(Bloomberg) -- China’s Ministry of Finance said it supports allowing the central bank to buy and sell government bonds, reaffirming a comment by President Xi Jinping that ignited market speculation about a change of monetary strategy.

The ministry called for stepping up coordination between fiscal and monetary policy and “improving the mechanisms of base money injection and money supply adjustment,” in an article written by a study group and published by the People’s Daily on Tuesday. It was based on a recent book that compiled Xi’s statements about finance and economics.

In that text, Xi was quoted as saying that the People’s Bank of China should gradually increase the buying and selling of government bonds in open-market operations. The remark set off a flurry of interest from investors eager to figure out what Beijing will do next, as it seeks to prop up the world’s second-biggest economy after a housing bust. 

Some analysts initially read the comment as signaling a policy of “quantitative easing” — the unconventional form of stimulus widely used by central banks in advanced economies over recent decades, but avoided by China. 

Most experts disagreed, arguing instead that the idea was for the PBOC to have an additional tool to pump liquidity into markets and ensure interest rates are stable — in line with how major central banks like the US Federal Reserve operate. Currently the PBOC relies on other ways of managing liquidity such as lending facilities that inject cash into commercial banks, and reserve requirements. 

The ministry’s latest comments come amid heightened focus on China’s borrowing plans. Beijing says it will sell more central-government debt to finance economic programs — a way of shifting the burden of stimulus away from financially strained local authorities. 

It plans to offer 1 trillion yuan ($138 billion) of special sovereign bonds this year, although the timetable isn’t clear. The issuance will be launched in “timely” manner, an official at the Ministry of Finance said in a briefing Monday, refraining from giving a specific date.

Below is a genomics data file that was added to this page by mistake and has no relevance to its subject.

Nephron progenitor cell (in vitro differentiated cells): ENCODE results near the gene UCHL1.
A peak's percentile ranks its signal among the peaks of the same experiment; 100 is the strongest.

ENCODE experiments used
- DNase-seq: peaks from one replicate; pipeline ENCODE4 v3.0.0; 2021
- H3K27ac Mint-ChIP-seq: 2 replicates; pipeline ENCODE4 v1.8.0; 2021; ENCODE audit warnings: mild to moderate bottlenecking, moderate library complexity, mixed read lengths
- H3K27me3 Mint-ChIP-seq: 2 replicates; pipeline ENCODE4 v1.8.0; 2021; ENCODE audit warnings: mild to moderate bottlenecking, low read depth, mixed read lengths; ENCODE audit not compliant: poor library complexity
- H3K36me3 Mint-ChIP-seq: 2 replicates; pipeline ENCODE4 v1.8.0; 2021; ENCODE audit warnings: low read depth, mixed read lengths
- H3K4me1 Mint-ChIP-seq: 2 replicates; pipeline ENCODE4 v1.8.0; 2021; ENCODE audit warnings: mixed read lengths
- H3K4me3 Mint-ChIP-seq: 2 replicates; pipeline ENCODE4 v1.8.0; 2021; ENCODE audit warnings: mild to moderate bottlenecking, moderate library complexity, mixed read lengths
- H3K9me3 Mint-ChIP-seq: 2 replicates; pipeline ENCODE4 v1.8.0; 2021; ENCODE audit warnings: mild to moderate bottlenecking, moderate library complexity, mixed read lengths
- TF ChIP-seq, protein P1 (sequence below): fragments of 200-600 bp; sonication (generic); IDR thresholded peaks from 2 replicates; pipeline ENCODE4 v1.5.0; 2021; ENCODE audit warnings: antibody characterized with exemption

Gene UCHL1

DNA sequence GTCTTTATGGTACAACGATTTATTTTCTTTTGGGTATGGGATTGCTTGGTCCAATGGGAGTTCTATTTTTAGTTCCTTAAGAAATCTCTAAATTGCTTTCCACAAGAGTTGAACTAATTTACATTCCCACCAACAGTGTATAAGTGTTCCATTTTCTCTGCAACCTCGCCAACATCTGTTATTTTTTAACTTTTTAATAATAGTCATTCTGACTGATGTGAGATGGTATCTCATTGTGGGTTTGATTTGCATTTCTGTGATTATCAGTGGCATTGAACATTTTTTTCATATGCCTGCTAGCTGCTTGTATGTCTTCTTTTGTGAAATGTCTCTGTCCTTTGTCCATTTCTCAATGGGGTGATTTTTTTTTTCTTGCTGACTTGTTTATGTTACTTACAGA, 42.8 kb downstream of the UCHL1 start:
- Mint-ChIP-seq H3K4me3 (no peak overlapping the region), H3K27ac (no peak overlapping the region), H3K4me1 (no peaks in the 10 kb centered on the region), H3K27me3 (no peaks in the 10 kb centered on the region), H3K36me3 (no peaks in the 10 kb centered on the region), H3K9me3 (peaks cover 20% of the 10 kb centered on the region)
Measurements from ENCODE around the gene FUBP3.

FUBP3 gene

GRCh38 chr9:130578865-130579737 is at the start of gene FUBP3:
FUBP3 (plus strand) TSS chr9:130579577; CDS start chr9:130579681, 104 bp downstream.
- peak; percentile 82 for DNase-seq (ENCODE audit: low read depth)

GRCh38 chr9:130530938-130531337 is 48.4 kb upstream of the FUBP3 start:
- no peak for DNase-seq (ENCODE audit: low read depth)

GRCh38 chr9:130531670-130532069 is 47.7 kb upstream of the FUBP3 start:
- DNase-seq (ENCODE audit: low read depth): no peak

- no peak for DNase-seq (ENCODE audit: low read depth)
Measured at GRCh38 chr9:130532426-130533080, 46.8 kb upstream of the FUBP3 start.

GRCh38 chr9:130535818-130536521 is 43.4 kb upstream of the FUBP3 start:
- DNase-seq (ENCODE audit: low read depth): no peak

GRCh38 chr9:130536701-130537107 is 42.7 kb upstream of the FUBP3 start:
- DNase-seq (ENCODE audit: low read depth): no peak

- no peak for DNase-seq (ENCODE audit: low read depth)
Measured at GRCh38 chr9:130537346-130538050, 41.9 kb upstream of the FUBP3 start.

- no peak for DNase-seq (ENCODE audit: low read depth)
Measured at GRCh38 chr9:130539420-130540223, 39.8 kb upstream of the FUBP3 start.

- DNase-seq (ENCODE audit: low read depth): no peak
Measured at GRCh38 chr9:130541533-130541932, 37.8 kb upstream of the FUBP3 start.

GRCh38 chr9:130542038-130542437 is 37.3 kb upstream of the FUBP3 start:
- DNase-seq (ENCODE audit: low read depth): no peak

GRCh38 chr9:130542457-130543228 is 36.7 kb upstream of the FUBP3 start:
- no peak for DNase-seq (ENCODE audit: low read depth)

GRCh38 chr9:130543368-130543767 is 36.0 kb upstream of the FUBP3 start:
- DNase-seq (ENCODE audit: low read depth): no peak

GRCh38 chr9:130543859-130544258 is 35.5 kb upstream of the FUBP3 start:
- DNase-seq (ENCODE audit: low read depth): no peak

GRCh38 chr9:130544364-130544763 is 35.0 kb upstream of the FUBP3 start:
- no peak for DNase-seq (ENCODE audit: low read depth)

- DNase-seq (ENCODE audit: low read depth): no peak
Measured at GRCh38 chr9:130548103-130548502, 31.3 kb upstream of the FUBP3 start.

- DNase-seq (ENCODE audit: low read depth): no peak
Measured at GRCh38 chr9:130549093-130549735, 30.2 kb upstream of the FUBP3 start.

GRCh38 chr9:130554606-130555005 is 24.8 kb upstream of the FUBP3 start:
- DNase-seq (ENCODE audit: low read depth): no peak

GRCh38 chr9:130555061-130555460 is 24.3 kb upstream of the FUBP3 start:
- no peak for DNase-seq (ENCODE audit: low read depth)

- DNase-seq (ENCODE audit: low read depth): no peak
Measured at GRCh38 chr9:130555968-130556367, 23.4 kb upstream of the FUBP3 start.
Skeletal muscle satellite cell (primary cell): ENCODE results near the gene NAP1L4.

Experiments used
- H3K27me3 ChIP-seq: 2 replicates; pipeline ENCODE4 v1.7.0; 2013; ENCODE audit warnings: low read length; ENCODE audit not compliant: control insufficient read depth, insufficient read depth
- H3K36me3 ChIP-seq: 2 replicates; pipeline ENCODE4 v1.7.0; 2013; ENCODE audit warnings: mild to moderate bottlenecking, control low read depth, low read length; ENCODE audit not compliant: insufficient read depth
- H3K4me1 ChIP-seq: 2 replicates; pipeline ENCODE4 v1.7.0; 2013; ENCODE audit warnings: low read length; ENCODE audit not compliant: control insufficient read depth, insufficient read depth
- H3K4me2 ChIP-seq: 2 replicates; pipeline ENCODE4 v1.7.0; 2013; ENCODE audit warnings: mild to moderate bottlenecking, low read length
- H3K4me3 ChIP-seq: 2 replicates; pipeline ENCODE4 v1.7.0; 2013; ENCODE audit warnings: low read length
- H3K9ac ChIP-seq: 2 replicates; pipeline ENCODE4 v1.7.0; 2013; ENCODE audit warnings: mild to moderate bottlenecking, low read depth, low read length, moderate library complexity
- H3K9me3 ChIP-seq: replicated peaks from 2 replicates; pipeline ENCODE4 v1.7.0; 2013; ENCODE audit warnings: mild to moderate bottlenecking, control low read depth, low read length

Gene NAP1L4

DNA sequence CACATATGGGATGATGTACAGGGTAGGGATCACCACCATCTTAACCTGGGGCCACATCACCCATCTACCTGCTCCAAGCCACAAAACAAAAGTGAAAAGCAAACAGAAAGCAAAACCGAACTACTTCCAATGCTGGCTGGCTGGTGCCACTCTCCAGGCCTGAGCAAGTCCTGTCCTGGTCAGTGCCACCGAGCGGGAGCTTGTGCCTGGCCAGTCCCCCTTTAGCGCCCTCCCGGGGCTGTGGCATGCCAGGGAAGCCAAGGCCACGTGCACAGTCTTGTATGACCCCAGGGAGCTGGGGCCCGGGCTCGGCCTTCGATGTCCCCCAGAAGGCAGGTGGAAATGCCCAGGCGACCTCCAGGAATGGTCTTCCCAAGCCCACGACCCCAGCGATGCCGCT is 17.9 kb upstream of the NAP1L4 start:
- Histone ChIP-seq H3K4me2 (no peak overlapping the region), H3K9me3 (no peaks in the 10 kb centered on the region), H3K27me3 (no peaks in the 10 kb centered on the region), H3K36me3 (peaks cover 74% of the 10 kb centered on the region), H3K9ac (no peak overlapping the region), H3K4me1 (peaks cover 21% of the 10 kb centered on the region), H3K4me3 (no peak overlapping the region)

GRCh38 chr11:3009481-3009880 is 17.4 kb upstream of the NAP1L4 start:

Bond sales have been slow to roll out because authorities are still seeking suitable projects to spend funds they raised last year. The MOF comments suggest the government is in no hurry to provide more support for the economy, which could add to investor concerns that Beijing is underestimating the amount of stimulus it needs to provide, after first-quarter growth exceeded expectations.

“It’s clear that fiscal support needs to keep ramping up to support the economy, and the PBOC needs to facilitate” it, said Stephen Chiu, chief Asia FX and rates strategist at Bloomberg Intelligence. 

The central bank already uses government bonds as collateral for loans to commercial banks, and might start doing so more regularly, Chiu said. If that’s not enough to absorb the growing supply of sovereign debt, then additional PBOC purchases could help to smooth markets, he said.

Yields on Chinese debt have plunged to record lows this year, with 10-year government bonds trading just above 2.2%, as stalling prices and weak household spending lead investors to expect lower interest rates. 

China’s central bank hasn’t made a significant bond purchase since 2007. In a monetary policy report published in November, the PBOC contrasted its preference not to buy government bonds with the approach of the Fed and the Bank of Japan.

Chinese commercial banks hold about two-thirds of sovereign bonds — a much higher share than in the US and Japan, though the comparison doesn’t account for the dominance of state-owned lenders in China’s financial system. The PBOC said it would push for more companies and individual investors to buy the government debt, helping to diversify the portfolio of holders and ensure smooth issuance. 

--With assistance from Fran Wang and Shulun Huang.

(Updates with analyst comment in ninth paragraph.)

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